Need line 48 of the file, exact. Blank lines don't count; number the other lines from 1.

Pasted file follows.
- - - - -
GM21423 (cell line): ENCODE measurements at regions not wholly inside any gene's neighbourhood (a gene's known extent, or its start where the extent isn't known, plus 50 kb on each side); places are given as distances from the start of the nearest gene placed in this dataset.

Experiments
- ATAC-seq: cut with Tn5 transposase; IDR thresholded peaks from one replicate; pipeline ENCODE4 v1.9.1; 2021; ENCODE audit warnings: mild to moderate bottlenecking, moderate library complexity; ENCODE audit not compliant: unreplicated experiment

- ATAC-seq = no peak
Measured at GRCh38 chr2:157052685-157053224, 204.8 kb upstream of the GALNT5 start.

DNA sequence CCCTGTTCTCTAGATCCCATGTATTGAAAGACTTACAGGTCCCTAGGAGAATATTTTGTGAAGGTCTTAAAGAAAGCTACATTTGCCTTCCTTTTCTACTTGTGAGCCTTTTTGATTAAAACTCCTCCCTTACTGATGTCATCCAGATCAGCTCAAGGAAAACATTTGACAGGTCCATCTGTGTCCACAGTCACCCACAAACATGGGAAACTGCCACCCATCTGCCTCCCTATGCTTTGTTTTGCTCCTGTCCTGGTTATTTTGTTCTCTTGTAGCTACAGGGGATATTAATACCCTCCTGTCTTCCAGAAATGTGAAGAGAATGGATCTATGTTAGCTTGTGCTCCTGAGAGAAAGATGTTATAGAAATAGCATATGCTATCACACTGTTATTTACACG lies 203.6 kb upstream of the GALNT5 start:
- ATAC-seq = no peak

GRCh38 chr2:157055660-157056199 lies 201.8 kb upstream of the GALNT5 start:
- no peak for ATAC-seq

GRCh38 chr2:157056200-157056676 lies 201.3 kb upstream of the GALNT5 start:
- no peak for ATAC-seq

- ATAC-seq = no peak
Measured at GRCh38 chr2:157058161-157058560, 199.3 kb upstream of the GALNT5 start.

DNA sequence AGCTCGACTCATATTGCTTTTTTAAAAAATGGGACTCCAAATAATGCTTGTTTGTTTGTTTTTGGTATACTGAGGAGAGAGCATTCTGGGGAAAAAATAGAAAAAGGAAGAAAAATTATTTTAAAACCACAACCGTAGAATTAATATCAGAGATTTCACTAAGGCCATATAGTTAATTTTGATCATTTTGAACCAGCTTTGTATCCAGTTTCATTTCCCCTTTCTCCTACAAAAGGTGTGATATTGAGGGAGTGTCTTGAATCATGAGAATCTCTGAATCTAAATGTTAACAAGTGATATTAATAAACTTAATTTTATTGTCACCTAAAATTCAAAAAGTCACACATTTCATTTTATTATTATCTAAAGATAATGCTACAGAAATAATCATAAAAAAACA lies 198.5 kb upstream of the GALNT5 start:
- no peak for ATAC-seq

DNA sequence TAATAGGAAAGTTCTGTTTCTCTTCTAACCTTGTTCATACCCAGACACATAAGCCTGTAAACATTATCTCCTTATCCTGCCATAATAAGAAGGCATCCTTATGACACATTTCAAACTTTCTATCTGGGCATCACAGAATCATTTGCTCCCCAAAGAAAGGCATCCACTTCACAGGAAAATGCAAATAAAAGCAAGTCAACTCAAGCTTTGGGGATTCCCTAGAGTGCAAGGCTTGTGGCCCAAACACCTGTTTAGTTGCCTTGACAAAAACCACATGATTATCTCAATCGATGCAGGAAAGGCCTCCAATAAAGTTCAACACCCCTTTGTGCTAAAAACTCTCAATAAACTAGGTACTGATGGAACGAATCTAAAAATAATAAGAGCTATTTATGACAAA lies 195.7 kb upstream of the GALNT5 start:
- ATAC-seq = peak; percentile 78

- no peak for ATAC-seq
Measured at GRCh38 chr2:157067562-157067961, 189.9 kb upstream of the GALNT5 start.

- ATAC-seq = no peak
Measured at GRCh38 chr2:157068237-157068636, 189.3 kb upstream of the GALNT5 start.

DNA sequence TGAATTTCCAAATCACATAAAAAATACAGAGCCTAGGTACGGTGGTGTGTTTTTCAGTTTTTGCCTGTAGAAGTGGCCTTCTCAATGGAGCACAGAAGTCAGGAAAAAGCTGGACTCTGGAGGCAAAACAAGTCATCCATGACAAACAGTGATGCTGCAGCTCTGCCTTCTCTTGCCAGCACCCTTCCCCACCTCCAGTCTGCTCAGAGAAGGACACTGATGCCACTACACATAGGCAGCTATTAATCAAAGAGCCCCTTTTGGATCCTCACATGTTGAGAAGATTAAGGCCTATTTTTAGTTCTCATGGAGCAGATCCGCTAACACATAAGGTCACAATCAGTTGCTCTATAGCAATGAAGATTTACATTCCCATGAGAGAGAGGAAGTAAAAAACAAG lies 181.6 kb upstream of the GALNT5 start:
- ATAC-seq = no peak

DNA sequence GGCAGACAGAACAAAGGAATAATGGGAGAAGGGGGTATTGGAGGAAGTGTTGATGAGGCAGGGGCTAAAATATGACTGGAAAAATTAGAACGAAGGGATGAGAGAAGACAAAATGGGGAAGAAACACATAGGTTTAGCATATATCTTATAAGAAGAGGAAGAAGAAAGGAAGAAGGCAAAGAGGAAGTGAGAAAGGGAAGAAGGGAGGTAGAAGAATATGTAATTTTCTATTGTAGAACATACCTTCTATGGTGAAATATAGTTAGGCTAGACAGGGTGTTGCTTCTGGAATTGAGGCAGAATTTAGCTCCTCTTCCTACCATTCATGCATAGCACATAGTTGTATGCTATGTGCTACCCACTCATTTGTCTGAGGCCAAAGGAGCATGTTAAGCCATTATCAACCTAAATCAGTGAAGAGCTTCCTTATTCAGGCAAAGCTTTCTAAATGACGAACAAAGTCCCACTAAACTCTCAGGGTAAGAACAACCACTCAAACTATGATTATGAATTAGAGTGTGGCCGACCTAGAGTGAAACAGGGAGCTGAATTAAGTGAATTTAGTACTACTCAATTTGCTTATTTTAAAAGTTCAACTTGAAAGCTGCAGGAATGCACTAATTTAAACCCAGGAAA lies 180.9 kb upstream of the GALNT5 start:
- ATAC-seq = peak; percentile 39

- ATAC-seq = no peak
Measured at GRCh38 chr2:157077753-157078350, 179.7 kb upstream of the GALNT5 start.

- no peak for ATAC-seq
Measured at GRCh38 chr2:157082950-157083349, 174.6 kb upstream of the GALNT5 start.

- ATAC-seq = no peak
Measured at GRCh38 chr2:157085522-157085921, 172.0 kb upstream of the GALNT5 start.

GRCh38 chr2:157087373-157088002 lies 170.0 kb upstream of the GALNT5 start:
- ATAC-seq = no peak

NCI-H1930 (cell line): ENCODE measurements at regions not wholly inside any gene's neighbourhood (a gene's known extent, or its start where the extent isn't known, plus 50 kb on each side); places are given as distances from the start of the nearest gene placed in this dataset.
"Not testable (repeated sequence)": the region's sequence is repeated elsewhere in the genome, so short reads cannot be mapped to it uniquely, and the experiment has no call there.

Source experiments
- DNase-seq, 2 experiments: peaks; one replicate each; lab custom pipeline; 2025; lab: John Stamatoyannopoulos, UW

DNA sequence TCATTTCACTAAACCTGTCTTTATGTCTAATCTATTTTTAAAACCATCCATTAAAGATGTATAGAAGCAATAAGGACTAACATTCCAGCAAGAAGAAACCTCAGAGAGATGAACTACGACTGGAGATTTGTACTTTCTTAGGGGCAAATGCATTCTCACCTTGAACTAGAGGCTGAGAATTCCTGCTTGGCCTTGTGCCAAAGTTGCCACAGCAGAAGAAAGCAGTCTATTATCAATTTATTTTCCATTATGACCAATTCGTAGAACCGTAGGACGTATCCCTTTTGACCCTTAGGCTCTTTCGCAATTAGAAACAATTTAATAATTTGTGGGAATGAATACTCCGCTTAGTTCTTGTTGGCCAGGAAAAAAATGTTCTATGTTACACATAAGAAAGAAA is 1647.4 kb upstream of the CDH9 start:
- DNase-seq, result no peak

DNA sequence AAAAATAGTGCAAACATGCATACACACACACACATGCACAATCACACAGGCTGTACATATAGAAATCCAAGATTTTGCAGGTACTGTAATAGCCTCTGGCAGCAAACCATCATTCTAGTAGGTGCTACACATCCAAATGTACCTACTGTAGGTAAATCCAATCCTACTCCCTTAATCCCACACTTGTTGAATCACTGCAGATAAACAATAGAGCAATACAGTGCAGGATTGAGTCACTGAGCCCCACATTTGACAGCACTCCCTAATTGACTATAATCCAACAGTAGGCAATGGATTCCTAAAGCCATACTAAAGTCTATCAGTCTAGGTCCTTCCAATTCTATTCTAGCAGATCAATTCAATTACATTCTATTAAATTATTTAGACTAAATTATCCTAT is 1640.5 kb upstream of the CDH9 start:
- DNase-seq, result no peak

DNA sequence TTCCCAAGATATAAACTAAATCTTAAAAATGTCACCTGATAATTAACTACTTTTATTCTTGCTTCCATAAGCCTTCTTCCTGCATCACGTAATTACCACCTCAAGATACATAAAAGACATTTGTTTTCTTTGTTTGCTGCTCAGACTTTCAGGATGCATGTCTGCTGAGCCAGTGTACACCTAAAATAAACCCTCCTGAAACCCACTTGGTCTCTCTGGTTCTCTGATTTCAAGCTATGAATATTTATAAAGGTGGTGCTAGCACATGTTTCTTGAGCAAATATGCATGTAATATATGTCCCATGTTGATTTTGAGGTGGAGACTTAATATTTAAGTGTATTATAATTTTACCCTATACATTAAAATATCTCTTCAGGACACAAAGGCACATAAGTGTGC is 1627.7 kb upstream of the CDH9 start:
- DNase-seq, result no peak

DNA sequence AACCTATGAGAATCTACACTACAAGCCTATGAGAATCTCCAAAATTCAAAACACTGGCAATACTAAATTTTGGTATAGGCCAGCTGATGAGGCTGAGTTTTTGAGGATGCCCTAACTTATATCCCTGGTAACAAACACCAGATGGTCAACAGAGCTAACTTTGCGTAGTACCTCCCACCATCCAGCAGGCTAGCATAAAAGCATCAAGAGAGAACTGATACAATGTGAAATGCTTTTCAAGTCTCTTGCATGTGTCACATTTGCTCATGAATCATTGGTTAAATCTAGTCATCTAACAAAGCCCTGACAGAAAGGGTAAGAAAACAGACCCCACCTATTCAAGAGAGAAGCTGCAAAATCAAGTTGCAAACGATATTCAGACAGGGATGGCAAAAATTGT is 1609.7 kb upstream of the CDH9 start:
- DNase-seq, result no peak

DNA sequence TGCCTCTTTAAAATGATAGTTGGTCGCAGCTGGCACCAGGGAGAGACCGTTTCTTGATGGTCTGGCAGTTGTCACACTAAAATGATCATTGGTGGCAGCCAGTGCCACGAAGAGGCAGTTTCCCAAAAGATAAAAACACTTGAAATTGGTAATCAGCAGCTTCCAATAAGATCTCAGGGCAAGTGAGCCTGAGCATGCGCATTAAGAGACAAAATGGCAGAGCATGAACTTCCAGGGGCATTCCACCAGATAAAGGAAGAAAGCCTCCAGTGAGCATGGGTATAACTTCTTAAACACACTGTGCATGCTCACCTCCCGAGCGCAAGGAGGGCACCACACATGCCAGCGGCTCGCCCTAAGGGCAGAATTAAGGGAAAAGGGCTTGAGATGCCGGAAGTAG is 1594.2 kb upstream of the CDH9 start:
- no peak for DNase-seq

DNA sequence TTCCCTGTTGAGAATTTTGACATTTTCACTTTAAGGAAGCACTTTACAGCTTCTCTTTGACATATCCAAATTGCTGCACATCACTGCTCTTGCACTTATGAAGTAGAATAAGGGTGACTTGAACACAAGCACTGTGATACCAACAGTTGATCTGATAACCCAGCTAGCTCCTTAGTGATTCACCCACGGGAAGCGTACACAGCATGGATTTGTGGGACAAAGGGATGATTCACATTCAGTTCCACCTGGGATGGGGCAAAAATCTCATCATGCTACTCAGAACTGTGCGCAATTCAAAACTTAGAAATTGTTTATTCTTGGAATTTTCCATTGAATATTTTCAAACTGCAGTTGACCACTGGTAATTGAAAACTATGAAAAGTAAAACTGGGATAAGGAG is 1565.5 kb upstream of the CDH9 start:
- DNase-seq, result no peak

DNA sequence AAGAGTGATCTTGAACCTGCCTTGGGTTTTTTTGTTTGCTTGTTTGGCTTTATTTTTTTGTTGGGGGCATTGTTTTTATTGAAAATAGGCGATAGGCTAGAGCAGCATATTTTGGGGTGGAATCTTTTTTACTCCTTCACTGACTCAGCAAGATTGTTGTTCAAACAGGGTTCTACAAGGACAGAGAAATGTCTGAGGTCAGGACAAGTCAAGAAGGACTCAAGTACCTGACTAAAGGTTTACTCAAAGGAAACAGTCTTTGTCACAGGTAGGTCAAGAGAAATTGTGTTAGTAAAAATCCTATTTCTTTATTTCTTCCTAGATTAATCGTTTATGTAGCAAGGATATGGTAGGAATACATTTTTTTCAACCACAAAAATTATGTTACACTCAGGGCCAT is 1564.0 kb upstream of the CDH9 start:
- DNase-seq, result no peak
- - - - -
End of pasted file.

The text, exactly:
DNA sequence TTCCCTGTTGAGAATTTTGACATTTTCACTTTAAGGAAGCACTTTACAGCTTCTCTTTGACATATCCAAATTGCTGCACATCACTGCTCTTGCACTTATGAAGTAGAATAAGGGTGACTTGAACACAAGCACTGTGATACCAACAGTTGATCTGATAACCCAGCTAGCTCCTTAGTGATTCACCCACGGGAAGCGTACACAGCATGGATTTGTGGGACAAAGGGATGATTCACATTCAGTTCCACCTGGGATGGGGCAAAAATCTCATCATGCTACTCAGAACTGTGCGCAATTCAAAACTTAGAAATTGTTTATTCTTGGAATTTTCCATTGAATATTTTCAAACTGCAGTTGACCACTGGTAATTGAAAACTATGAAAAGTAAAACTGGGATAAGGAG is 1565.5 kb upstream of the CDH9 start: